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    FWIW, this was posted in 2015, albeit with a different URL. Earlier discussion.

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      We had a “Senior Unix Admin” at a company I worked for who removed /vmunix because “we were low on disk space and that file hadn’t been touched in years.” That was a good time.

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        I’ve never had that bad incident, but I remeber recovering one of our servers from mv /* /tmp/ or something similar.

        The solution is actually quite simple. Set up LD_LIBRARY_PATH=/tmp/lib64 and run /tmp/lib64/ld-linux-x86-64.so.2 /tmp/bin/mv /tmp/* /.

        I’ve never recovered the system I’ve un-tared over while unlinking files first. :-)

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          Does any one here remember the bug in Solaris 8 (I think the initial releases– it was certainly patched later), where rm did not leave out . and ..? As you would expect, rm -rf .* on any directory had amusing consequences!

          ps: Having been bitten by it a few times, while testing our product, I know it existed, but I cant find the information on the bug any more. If any one remembers, I would be really glad!.

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            Shouldn’t it be the shell’s responsibility to expand the glob pattern .*?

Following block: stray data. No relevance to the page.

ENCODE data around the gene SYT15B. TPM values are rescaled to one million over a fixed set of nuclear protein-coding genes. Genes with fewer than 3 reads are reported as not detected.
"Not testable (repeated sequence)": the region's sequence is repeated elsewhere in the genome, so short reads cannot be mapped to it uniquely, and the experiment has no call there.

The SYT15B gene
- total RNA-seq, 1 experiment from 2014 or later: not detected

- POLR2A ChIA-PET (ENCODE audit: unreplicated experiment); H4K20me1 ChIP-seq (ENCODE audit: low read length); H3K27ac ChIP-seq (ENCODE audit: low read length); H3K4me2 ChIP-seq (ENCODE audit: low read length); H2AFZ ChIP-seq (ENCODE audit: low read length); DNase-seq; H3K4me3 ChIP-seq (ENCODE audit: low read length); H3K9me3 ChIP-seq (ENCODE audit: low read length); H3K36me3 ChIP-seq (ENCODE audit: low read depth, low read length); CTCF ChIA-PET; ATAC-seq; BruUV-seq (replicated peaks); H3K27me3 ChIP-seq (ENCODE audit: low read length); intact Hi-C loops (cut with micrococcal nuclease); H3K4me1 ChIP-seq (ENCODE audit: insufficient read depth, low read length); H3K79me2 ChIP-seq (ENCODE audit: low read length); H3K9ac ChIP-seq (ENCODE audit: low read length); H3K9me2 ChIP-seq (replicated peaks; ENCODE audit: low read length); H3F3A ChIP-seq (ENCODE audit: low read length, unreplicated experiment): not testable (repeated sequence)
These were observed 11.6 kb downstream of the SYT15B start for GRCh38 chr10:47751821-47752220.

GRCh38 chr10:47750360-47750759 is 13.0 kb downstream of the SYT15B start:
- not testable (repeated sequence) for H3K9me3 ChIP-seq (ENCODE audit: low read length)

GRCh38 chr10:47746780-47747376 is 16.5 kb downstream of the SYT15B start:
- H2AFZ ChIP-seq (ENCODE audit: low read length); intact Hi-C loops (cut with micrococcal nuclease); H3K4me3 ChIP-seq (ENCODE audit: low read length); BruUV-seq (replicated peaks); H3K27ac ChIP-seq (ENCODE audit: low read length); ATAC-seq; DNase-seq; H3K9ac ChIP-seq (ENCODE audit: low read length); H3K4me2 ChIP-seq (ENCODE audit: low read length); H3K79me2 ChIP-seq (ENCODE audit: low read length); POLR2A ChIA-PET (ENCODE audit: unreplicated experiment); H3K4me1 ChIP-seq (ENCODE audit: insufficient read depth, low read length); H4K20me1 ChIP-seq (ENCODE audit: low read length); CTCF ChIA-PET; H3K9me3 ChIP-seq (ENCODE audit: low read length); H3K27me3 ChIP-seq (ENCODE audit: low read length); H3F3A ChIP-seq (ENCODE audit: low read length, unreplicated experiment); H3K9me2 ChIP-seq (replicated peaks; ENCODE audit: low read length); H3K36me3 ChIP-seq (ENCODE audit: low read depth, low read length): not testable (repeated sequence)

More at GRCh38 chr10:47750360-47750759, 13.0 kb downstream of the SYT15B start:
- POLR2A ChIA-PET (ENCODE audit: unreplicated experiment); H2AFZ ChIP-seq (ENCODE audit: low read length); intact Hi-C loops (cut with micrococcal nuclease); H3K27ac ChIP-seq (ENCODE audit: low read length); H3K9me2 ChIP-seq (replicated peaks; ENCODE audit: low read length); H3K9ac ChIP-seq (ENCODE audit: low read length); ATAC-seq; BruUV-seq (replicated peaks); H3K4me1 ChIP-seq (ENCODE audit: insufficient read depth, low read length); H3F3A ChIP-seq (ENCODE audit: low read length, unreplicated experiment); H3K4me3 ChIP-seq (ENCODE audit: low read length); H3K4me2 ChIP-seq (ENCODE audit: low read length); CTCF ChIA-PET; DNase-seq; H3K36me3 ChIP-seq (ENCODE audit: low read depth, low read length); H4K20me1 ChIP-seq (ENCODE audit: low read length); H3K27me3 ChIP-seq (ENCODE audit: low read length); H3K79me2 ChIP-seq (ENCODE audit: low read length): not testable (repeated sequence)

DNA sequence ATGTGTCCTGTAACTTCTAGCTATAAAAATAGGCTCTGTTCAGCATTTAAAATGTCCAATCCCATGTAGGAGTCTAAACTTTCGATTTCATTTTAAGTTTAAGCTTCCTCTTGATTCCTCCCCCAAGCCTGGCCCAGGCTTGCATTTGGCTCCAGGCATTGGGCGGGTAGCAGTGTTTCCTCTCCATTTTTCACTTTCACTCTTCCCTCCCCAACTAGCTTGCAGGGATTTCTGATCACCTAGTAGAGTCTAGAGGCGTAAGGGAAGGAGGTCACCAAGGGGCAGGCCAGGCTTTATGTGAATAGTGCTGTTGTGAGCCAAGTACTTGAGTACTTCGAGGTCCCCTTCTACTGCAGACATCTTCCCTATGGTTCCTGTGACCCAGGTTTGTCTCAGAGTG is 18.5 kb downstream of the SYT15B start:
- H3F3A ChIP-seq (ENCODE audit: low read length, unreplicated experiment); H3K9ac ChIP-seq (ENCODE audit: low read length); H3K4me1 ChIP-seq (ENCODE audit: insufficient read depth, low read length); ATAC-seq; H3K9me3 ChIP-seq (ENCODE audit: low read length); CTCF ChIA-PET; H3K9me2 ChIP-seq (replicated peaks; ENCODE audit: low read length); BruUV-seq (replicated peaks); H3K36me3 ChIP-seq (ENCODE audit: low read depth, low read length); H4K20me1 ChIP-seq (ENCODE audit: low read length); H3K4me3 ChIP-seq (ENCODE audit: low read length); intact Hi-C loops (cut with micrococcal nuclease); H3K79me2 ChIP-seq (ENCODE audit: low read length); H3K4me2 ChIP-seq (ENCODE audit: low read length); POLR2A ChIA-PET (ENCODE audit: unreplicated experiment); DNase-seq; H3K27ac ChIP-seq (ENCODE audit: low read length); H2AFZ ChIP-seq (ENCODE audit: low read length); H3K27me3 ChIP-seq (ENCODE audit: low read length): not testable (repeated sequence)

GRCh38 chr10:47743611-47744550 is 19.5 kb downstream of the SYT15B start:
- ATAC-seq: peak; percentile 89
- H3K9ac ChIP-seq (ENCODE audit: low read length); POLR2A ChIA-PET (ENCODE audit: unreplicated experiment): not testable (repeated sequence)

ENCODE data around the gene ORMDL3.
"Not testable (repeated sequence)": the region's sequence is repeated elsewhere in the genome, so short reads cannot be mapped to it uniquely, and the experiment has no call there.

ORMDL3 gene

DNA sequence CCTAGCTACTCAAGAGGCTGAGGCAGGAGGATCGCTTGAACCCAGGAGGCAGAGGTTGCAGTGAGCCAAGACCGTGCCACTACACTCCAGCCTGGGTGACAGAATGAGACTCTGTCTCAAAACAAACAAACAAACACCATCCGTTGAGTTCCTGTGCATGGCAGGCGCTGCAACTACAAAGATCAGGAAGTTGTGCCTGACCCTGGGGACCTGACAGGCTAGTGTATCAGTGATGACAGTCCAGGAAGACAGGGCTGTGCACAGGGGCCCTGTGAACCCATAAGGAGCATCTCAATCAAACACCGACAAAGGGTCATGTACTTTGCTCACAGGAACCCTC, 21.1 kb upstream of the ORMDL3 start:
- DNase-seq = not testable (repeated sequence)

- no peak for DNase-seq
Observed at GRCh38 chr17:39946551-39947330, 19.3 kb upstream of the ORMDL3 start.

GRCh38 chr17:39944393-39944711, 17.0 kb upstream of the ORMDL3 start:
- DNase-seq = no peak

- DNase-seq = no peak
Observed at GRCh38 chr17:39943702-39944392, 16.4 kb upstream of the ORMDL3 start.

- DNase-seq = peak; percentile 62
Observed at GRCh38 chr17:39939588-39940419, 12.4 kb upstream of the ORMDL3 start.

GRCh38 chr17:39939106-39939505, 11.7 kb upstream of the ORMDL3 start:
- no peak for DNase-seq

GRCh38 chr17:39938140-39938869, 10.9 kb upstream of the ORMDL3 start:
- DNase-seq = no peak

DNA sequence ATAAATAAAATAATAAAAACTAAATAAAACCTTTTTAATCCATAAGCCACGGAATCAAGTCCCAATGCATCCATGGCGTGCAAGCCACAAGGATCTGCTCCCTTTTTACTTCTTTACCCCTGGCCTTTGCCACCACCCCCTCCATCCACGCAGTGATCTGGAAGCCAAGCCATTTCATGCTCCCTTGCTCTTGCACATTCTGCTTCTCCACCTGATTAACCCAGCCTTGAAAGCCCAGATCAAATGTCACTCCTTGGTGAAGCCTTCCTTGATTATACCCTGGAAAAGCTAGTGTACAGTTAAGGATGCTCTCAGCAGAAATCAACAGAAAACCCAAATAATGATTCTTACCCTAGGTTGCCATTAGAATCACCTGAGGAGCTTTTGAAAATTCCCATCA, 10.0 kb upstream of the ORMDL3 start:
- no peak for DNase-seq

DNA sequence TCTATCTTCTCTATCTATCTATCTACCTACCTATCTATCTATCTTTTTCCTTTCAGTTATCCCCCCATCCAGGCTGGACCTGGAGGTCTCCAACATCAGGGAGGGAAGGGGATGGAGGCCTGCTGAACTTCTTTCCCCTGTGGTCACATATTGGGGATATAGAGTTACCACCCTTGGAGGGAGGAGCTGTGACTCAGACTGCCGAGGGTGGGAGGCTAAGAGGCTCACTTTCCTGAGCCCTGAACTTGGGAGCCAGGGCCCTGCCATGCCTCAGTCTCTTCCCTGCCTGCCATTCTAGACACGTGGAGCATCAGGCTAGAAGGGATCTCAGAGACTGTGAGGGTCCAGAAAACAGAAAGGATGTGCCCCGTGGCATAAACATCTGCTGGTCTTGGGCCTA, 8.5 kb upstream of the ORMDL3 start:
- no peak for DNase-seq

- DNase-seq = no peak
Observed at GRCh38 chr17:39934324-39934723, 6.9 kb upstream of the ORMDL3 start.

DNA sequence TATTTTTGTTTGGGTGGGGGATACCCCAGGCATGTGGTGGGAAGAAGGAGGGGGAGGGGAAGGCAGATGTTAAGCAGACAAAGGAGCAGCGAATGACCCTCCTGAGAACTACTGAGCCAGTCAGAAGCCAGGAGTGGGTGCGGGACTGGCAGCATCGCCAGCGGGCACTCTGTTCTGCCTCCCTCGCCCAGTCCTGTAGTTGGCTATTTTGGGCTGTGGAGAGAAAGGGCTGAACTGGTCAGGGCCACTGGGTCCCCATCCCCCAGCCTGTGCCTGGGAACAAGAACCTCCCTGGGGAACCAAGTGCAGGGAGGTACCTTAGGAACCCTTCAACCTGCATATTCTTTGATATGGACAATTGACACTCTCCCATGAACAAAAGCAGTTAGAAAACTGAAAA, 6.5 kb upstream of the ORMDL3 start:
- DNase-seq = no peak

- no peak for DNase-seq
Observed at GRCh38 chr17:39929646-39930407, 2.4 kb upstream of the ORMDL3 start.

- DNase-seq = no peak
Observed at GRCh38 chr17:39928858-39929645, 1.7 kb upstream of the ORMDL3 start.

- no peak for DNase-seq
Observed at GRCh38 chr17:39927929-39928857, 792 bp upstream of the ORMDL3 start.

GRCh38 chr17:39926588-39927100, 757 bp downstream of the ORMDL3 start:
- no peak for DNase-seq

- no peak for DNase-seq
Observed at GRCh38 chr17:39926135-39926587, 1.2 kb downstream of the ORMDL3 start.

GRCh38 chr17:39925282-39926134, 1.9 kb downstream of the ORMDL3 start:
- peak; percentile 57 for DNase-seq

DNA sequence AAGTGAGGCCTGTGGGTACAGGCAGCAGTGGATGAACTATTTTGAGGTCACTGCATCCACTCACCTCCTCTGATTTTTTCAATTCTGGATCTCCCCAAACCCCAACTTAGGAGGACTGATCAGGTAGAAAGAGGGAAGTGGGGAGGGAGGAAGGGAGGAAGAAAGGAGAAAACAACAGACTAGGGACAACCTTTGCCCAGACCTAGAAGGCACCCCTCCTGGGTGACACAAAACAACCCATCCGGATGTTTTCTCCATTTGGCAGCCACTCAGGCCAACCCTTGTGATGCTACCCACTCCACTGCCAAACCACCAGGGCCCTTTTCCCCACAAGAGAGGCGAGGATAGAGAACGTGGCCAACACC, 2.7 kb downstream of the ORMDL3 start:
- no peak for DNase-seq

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              The shell expands it to “..”. It’s rm’s responsibility to skip “..”.

              That said, while there have been rumors that this or that unix would delete “..”, the earliest sources I have available to me check for that case and ignore it. Other than systemd, I’m not aware of a system that actually had this bug. Solaris 8 would seem to be at least a decade too late.

              Here’s a rather old copy of rm. As you can see, it checks for “..” and won’t remove it.

              https://github.com/dspinellis/unix-history-repo/blob/Research-V7-Snapshot-Development/usr/src/cmd/rm.c

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                I did make this mistake recently with, I think chmod. I wanted to make root’s dot files and directories world inaccessible and proceeded to make the entire system starting with /root/.. more secure.

                EDIT: And probably group inaccessible.

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                  This was a bug later introduced, (from what I remember). Unfortunately, while I can access the OpenSolaris source, the history stops at the OpenSolaris launch. As you can see, by comparison to the rm.c from the unix-history-repo, the file has been refactored and reworked quite extensively.

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                  Yes it is.

                  From glob(7):

                     Long ago, in UNIX V6, there was a program /etc/glob that would expand
                     wildcard patterns.  Soon afterward this became a shell built-in.
                  
                     These days there is also a library routine glob(3) that will perform
                     this function for a user program.
                  

                  I don’t know if this played a role in the alleged bug.